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Radiowave Technique Steadies Abnormal Heartbeats

Catheter ablation helped atrial fibrillation patients in study

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By Ed Edelson
HealthDay Reporter

WEDNESDAY, March 1, 2006 (HealthDay News) -- Generating intense radio waves to kill tiny areas of flawed heart tissue can bring permanent relief to people who have suffered for years from atrial fibrillation, the most common form of abnormal heart rhythm, a new American-Italian study finds.

Some 2.3 million Americans live with atrial fibrillation, in which the normal pattern of electrical impulses that cause the heart to beat regularly are disturbed in the atria, the upper chambers of the heart. Many can be helped by medications or an electric shock treatment called cardioversion, but others cannot. Atrial fibrillation increases heart attack risk in several ways, most notably by encouraging the formation of blood clots.

The new research included 146 people with chronic atrial fibrillation who were treated at the University of Michigan in Ann Arbor and the San Raffaele Hospital in Milan. Half got standard treatment, while 77 got standard treatment and catheter ablation, in which a circle of cells around the source of the abnormal heartbeats is killed by radio waves emitted by a catheter threaded into the heart.

A year after the treatment, 55 of the patients who had catheter ablation were free of their irregular heartbeats, reported a steep drop in symptoms, and stopped taking medications (although 26 of them required a second ablation). In contrast, 53 of the people in the other group had catheter ablation in the following year, and only three of those who did not get the therapy regained normal heart rhythm.

"Catheter ablation has been available for 20 years or so for other arrhythmias [abnormal heartbeats]," said study author Dr. Hakan Oral, an associate professor of medicine at the University of Michigan Medical School. "Atrial fibrillation is much more complex than other arrhythmias. Much progress has been made in recent years in using this for atrial fibrillation, and this study is reflection of those prior advances."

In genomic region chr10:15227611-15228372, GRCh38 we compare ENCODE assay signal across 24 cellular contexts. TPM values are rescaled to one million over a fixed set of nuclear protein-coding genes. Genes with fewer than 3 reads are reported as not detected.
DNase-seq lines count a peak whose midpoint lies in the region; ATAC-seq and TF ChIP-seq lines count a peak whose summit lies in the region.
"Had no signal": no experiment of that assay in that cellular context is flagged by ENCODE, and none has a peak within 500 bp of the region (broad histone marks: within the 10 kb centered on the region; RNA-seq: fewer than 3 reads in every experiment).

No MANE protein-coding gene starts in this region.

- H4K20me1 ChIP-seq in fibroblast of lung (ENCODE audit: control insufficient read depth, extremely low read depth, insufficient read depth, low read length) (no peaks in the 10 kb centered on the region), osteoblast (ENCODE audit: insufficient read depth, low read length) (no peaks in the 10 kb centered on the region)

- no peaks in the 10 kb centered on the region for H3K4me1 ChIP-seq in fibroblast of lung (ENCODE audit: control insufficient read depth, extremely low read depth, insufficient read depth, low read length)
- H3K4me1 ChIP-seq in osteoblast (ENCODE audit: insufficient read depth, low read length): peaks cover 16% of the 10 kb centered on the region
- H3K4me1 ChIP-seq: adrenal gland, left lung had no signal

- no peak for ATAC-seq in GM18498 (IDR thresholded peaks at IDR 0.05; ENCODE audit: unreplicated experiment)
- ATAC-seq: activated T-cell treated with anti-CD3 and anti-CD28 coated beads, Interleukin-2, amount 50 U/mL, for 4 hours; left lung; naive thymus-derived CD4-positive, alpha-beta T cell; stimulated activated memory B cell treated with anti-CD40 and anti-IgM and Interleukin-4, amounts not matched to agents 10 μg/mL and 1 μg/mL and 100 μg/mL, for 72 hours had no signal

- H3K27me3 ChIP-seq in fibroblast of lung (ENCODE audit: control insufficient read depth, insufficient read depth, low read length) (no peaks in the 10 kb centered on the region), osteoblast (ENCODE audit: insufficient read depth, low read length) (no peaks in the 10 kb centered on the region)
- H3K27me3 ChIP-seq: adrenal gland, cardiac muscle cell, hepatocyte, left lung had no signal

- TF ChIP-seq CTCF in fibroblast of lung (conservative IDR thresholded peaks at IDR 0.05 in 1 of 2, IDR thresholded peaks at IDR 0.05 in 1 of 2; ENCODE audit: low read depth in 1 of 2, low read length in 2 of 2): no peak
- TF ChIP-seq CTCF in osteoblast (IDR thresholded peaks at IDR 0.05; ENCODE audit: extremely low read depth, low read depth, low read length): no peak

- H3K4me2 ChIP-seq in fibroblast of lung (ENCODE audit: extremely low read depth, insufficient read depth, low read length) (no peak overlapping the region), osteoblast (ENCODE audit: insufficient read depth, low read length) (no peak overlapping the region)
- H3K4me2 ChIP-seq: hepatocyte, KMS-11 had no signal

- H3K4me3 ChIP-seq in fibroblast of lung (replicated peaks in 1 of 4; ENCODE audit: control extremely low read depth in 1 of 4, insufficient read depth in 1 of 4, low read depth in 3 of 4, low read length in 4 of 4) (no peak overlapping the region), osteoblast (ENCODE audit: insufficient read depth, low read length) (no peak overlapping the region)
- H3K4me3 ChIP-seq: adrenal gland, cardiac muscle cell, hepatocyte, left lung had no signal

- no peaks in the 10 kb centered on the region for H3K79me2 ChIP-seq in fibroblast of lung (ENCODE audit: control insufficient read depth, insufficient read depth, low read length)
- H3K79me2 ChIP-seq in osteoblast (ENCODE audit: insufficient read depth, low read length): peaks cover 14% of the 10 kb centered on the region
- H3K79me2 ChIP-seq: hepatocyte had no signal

The finding is reported in the March 2 issue of the New England Journal of Medicine.

An accompanying editorial, however, warns against speedy adoption of catheter ablation for atrial fibrillation.

The impressive results were reported by physicians who are highly skilled in the technique, and "it might not be ready for the doctor on the corner," said Dr. Kenneth A. Ellenbogen, a professor of medicine at the Virginia Commonwealth University School of medicine, and co-author of the editorial.

"The physicians in the study were very experienced with the technique," Ellenbogen added. "It's possible that this technique will prove to be very successful, and that is what the study begins to show. But like any new technology, it needs to be studied in the hands of people who are not yet masters of it."

The new study also included a relatively small number of patients, Ellenbogen noted. "It needs to be studied in larger groups of patients and tested against other competing techniques," he said.

However, the technique is not all that difficult to learn, Oral said. "It is doable by most people and the learning curve is steep," he said. "It can be learned in a short time."

Meanwhile, he and his colleagues are planning studies to improve the effectiveness of the procedure. "We are exploring different mechanisms and devices," Oral said.

The primary targets of catheter ablation will be people whose atrial fibrillation has not been controlled by medication, cardioversion or other treatments, he said. Another group that might want to undergo the procedure are patients who are young and are not willing to take medications for the rest of their lives, Oral said.

More information

Catheter ablation is explained by the U.S. Food and Drug Administration.

SOURCES: Hakan Oral, M.D., associate professor, medicine, University of Michigan Medical School, Ann Arbor; Kenneth A. Ellenbogen, M.D., professor, medicine, Virginia Commonwealth University School of Medicine, Richmond; March 2, 2006, New England Journal of Medicine

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